Catastrophic traumatic brain injury is a thief. It steals the remnants of a person’s identity. It takes away the lives they and their loved ones once knew. It robs them of the future they might have had.
When traumatic brain injuries occur as a result of a car accident caused by someone else’s negligence, the victim deserves to be compensated, as do their loved ones. It won’t give them back the life they had. But a just outcome in an injury lawsuit can alleviate the stress of medical bills. It can ease the financial woes caused by that individual no longer being able to work. Although nothing can return things to the way they once were, it can help families begin to heal.
Recently, a jury in the Georgia case of Khan v. Moore Freight Service Inc., recognized this. As Courtroom View Network (CVN) reported, plaintiff as awarded $20 million in damages following trial.
The Pakistani immigrant reportedly suffered a devastating traumatic brain injury in a collision three years ago with a tractor-trailer. The 57-year-old plaintiff suffered severe and permanent injury in this truck accident when a tractor-trailer driven by one of the defendant’s blew through a red light.
Unfortunately at the same time, plaintiff and his wife were also at that intersection. The tractor-trailer struck plaintiff’s car, causing his brain injury. Plaintiff’s wife did not escape unscathed, suffering a neck injury.
The driver and his trucking company employer did not dispute liability. They freely admitted the truck driver was at-fault. That meant the only issue being decided at trial was damages.
Plaintiff’s attorney sought $25 million in damages. He had emigrated to the U.S. in 2009 and had become a citizen. As a result of the crash, plaintiff suffered injuries his neurosurgeon described, on a scale of 1-to-10, with 10 being dead, as an 8. Plaintiff was left unable to walk, talk or perform daily functions, such as feeding or bathing himself.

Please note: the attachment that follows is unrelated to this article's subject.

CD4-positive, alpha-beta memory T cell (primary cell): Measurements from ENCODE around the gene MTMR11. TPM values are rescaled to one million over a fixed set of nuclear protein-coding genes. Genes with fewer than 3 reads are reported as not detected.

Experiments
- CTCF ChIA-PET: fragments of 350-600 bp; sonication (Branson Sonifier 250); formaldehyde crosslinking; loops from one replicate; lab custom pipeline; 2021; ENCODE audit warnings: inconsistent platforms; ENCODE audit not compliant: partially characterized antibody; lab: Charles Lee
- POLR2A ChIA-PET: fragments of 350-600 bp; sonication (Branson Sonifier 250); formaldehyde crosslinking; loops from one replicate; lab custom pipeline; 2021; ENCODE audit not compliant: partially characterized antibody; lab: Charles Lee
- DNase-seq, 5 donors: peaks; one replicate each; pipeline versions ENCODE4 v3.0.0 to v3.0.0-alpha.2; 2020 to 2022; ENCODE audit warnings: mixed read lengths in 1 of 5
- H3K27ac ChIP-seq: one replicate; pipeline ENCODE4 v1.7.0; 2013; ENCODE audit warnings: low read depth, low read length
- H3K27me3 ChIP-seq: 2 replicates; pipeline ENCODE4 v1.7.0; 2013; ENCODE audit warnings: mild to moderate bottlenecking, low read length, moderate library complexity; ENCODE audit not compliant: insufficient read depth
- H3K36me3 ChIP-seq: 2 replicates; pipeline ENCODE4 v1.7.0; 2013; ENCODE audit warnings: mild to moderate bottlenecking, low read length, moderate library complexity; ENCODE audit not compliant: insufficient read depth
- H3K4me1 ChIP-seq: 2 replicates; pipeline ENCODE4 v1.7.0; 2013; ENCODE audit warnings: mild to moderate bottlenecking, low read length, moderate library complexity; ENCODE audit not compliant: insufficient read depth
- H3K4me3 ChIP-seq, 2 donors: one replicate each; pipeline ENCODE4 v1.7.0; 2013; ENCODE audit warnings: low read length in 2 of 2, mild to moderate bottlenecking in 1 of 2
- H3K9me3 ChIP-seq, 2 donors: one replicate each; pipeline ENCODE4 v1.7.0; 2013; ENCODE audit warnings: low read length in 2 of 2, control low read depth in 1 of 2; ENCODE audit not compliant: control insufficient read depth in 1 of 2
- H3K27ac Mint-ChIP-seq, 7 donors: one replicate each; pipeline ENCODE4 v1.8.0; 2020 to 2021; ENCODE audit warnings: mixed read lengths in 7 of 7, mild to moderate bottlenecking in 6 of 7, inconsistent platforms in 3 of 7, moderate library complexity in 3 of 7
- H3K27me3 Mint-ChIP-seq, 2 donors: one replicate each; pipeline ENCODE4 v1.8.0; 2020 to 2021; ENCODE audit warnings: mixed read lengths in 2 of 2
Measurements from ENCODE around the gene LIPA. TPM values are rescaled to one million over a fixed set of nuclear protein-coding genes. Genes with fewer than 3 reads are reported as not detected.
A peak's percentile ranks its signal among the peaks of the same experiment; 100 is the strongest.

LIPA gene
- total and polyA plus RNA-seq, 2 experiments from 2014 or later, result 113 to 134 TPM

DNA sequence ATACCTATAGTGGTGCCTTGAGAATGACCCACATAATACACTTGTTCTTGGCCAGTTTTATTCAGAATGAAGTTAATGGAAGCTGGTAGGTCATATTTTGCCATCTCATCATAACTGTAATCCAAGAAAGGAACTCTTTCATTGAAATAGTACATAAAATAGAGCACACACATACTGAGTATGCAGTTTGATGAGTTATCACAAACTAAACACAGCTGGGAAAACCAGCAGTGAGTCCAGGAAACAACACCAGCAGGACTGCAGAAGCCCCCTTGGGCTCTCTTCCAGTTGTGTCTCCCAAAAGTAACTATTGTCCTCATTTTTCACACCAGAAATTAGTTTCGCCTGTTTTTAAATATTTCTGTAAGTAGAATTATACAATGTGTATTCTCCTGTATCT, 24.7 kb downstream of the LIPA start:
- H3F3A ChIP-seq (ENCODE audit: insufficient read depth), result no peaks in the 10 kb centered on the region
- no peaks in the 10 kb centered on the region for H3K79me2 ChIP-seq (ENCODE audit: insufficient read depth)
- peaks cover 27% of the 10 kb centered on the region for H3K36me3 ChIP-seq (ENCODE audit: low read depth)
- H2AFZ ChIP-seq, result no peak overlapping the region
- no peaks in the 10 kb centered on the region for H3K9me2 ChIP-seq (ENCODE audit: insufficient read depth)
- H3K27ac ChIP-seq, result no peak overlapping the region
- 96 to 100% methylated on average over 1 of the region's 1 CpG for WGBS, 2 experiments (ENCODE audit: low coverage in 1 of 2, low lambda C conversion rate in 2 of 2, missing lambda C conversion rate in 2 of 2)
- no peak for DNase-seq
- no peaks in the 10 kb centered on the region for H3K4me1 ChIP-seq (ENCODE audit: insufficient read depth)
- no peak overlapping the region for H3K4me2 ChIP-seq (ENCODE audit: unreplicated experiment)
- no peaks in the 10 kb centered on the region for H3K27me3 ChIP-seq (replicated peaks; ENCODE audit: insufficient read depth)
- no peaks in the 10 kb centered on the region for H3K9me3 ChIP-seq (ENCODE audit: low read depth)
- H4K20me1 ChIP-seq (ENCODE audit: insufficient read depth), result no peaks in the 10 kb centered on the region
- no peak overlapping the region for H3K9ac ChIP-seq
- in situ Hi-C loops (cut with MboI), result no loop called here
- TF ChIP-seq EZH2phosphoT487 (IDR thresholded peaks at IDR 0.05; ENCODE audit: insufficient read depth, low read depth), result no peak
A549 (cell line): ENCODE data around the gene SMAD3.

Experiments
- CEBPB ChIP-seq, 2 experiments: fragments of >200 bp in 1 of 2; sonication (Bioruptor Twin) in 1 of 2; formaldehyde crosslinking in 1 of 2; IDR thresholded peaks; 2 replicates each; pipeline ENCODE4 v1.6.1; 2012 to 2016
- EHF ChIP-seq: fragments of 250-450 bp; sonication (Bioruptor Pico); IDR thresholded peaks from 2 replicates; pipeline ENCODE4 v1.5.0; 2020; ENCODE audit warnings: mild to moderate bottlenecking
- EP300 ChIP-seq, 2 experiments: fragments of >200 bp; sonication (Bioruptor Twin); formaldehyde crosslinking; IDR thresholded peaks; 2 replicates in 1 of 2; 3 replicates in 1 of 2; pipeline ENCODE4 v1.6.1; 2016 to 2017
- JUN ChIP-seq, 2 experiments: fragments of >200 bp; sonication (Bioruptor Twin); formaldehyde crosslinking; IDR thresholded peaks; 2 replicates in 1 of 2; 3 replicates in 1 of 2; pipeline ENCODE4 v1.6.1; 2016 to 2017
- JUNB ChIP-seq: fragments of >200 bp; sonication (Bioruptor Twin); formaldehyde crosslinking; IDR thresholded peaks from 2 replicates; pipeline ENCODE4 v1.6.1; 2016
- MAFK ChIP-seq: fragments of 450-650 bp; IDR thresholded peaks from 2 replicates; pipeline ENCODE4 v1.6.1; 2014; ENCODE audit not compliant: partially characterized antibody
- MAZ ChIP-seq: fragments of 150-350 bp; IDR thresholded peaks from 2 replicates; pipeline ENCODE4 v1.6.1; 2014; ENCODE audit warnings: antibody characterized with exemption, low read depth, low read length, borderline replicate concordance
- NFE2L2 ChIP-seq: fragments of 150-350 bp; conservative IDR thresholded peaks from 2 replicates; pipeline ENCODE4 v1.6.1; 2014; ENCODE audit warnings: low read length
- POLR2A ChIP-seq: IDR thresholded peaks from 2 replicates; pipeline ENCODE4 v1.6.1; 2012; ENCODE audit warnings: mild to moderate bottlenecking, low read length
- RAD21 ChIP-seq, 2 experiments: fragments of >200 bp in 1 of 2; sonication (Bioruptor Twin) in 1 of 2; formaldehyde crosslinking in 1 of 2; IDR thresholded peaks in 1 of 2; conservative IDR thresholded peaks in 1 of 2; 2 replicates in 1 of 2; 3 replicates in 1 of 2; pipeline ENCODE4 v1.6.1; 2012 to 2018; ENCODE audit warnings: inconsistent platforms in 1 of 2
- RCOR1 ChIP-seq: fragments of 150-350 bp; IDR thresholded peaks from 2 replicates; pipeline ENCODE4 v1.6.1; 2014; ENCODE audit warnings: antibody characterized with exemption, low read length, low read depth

He brought his young family to the U.S. to forge a new life with them, a better life. His wife and children relied on him completely to provide for them. Now, those roles are reversed and they are left without extensive family support to care for him for the rest of his life.
The defense argued that the damage award plaintiff sought was excessive. While conceding “the case has value,” they disputed the $25 million being sought.
In order to prove the full extent of damages, plaintiff presented a life care plan that showed the full extent of his medical costs. Defendants argued that some of the information was flawed. For example, plaintiff’s family, rather than home health professionals, were the ones to provide his daily care.
In the end, jurors concluded $20 million was fair. That included $16.25 million to plaintiff’s conservator, as well as $3.75 million to plaintiff’s wife for her claim of loss of consortium. That award represents most of what his attorney’s had requested.
Plaintiff’s attorney had worried there might be some prejudice from jurors, as the plaintiff was both Muslim and from Pakistan. However, jurors ultimately, he said, “Looked at the evidence, put aside all prejudices and sympathies and awarded what the case was truly worth.”
Plaintiff’s attorney noted that defendant’s acceptance of liability didn’t warrant a discount on damages. He likened it to a scenario where a driver rear-ends another vehicle and causes $1,000 in damage, admits fault but then only offers to pay $50.
The fact that plaintiff’s family was providing the bulk of his care, his attorney argued, should not lessen the amount they receive either.
Call Fort Lauderdale Injury Attorney Richard Ansara at (954) 761-4011. Serving Broward, Miami-Dade and Palm Beach counties.
More Blog Entries:
Reboulet v. Schlosberg – Car Accident Lawsuit For Spinal Fusion Surgery, Sept. 9, 2016, Fort Lauderdale Injury Lawyer Blog